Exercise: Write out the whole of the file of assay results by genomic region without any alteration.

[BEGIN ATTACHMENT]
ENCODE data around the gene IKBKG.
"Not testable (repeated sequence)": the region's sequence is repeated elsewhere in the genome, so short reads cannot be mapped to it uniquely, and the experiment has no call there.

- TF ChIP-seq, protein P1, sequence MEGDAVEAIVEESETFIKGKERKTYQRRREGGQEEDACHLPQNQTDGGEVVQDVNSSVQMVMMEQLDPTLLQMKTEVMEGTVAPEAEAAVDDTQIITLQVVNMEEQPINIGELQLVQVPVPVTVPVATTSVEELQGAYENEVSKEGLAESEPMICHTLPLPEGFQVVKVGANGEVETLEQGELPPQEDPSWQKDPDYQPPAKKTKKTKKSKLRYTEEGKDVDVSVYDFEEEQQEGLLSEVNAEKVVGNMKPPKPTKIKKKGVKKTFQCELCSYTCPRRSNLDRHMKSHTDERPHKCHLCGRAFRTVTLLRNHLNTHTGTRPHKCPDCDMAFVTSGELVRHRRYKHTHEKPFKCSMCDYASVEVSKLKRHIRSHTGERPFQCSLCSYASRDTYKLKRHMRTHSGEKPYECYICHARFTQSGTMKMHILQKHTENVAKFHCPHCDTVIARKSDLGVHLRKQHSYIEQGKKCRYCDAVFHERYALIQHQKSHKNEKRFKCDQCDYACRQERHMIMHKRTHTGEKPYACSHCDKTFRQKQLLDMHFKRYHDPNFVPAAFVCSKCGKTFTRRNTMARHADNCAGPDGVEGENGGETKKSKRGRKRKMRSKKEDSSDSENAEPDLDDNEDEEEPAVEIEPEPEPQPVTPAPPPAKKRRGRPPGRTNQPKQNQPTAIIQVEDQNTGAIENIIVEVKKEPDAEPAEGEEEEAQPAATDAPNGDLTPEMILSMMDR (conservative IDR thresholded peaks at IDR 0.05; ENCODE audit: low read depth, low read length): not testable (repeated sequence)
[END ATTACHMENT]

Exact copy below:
ENCODE data around the gene IKBKG.
"Not testable (repeated sequence)": the region's sequence is repeated elsewhere in the genome, so short reads cannot be mapped to it uniquely, and the experiment has no call there.

- TF ChIP-seq, protein P1, sequence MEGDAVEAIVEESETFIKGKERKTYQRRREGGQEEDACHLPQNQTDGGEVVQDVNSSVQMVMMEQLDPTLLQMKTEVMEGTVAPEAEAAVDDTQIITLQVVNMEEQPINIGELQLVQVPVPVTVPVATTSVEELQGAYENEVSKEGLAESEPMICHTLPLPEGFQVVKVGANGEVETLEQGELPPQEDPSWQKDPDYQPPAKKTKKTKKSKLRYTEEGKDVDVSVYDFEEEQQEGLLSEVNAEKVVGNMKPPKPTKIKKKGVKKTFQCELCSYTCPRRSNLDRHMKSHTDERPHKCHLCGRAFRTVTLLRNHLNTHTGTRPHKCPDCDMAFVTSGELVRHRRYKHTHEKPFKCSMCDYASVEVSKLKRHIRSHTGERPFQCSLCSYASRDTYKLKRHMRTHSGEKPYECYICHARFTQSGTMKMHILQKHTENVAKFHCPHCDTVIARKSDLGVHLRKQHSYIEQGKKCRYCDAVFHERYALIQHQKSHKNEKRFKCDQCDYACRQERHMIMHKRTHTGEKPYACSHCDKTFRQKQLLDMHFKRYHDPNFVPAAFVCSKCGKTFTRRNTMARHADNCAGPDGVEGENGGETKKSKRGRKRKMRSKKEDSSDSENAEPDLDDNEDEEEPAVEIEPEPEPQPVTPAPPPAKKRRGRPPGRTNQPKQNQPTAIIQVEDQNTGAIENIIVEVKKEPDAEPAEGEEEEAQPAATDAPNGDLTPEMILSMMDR (conservative IDR thresholded peaks at IDR 0.05; ENCODE audit: low read depth, low read length): not testable (repeated sequence)